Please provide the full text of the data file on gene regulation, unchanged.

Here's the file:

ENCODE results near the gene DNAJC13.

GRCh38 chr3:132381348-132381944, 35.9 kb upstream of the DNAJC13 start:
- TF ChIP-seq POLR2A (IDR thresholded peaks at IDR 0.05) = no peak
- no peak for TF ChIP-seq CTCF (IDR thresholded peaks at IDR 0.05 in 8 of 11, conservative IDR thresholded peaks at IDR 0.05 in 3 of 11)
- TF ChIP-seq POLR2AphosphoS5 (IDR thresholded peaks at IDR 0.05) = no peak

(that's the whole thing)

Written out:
ENCODE results near the gene DNAJC13.

GRCh38 chr3:132381348-132381944, 35.9 kb upstream of the DNAJC13 start:
- TF ChIP-seq POLR2A (IDR thresholded peaks at IDR 0.05) = no peak
- no peak for TF ChIP-seq CTCF (IDR thresholded peaks at IDR 0.05 in 8 of 11, conservative IDR thresholded peaks at IDR 0.05 in 3 of 11)
- TF ChIP-seq POLR2AphosphoS5 (IDR thresholded peaks at IDR 0.05) = no peak